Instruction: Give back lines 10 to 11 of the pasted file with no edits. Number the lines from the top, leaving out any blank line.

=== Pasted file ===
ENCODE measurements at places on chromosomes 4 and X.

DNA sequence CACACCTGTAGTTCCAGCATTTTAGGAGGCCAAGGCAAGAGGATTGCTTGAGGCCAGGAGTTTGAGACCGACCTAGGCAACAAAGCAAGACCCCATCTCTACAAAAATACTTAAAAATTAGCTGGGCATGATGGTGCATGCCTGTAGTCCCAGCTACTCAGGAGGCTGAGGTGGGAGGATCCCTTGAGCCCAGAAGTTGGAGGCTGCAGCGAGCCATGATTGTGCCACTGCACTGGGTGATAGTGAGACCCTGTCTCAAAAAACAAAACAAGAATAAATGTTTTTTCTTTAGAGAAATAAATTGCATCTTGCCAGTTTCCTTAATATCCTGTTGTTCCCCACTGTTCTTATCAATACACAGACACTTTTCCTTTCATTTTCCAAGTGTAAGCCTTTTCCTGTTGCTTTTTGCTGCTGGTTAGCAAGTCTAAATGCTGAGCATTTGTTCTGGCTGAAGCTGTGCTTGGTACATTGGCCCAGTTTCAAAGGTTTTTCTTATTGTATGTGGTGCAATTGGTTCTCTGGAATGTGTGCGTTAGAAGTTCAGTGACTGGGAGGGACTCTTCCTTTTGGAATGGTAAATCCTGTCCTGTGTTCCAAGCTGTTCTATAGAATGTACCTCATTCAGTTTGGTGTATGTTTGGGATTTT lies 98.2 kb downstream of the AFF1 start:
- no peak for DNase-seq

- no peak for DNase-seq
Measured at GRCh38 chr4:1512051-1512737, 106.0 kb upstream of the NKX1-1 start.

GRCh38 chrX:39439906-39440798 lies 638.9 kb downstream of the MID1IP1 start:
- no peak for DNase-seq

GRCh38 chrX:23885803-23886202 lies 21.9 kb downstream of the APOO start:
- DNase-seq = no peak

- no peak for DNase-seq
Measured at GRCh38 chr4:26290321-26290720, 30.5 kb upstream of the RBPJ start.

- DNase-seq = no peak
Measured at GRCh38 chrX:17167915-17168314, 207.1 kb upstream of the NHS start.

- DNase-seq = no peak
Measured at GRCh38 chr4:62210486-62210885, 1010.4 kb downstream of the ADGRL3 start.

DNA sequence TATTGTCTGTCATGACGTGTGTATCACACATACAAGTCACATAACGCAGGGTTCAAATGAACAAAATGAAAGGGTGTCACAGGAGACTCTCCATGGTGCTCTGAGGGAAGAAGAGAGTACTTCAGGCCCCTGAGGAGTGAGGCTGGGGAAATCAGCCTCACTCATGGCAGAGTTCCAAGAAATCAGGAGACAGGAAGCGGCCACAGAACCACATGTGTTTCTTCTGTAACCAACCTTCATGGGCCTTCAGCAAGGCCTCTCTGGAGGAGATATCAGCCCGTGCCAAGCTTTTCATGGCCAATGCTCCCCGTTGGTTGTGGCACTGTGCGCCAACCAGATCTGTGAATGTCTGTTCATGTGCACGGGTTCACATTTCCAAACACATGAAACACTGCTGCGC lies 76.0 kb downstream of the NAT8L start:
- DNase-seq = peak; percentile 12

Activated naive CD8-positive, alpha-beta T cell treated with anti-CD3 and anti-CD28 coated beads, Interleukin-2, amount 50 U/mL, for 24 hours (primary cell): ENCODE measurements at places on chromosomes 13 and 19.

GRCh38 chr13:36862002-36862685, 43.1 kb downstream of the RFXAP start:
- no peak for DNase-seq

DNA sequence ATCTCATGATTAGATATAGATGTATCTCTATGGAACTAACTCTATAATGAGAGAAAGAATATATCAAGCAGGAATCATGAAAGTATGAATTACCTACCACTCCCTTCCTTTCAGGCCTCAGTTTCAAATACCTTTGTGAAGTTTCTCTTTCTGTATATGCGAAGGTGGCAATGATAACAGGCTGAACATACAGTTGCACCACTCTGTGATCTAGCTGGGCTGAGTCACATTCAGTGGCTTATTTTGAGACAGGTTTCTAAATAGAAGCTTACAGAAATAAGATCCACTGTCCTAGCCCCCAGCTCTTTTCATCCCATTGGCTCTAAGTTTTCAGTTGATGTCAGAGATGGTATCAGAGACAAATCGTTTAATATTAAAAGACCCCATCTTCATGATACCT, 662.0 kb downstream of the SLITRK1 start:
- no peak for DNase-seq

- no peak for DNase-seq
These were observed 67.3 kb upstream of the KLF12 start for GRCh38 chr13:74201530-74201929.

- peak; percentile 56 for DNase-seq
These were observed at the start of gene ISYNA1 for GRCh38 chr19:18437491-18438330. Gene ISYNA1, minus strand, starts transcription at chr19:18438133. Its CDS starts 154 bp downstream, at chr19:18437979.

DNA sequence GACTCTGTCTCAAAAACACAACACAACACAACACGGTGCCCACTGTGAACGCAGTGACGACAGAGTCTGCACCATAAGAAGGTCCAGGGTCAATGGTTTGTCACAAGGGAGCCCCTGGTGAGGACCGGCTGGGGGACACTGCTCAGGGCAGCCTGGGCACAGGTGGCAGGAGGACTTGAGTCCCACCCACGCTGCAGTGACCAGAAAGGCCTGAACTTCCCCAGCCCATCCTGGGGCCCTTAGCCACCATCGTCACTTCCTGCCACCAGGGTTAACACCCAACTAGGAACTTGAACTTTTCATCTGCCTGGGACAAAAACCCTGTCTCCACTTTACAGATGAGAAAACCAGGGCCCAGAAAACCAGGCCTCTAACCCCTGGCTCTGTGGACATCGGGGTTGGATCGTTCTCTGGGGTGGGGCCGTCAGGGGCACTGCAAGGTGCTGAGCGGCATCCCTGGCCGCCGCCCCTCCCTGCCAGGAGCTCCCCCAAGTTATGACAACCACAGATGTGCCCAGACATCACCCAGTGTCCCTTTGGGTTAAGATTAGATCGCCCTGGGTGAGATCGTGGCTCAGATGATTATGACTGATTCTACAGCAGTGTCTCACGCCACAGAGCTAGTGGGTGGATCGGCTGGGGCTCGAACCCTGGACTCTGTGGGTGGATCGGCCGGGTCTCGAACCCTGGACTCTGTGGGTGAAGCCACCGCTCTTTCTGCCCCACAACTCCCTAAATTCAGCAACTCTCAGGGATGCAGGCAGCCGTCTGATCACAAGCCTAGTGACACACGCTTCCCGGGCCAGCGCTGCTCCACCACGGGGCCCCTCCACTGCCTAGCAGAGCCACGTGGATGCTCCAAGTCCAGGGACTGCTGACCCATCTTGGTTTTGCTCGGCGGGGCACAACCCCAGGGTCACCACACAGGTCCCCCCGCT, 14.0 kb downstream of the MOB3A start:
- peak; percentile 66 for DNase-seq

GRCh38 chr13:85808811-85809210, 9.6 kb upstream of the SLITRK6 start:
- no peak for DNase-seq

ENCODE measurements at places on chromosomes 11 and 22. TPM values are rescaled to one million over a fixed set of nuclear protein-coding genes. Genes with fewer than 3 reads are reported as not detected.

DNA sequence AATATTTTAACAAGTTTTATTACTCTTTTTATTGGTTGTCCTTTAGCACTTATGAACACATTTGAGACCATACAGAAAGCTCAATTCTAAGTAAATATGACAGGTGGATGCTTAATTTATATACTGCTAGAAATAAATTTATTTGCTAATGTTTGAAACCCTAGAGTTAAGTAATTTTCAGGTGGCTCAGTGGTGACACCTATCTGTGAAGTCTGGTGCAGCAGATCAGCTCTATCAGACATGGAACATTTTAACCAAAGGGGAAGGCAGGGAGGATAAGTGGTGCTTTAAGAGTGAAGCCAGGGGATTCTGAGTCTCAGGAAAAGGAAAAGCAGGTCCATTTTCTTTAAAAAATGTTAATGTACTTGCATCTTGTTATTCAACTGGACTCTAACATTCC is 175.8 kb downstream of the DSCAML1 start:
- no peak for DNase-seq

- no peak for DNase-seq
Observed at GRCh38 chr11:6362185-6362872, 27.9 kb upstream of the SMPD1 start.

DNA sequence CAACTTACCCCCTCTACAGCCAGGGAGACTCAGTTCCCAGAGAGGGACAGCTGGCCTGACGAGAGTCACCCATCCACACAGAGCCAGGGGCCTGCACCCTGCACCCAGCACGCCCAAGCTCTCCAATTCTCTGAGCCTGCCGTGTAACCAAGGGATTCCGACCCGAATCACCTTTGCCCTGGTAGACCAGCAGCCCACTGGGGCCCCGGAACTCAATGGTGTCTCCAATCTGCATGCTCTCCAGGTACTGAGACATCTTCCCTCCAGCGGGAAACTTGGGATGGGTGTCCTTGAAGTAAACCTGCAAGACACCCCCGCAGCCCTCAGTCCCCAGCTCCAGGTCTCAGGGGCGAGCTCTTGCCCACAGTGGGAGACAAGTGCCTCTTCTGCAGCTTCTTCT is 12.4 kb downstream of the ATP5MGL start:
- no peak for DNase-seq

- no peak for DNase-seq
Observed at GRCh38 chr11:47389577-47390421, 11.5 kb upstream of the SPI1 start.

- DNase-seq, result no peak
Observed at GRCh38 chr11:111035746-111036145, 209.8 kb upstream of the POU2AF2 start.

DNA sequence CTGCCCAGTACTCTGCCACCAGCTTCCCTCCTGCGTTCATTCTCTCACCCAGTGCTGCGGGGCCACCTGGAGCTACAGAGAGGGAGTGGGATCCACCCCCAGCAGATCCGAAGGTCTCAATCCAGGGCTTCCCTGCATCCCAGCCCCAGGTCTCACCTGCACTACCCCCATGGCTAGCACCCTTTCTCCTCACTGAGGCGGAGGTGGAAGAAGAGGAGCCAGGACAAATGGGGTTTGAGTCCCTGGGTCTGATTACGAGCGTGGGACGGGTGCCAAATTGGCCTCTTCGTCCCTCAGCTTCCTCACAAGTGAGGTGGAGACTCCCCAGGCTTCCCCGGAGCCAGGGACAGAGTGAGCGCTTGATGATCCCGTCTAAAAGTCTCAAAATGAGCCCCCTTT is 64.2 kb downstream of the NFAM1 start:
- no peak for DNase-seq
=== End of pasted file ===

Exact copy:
- no peak for DNase-seq
Measured at GRCh38 chr4:26290321-26290720, 30.5 kb upstream of the RBPJ start.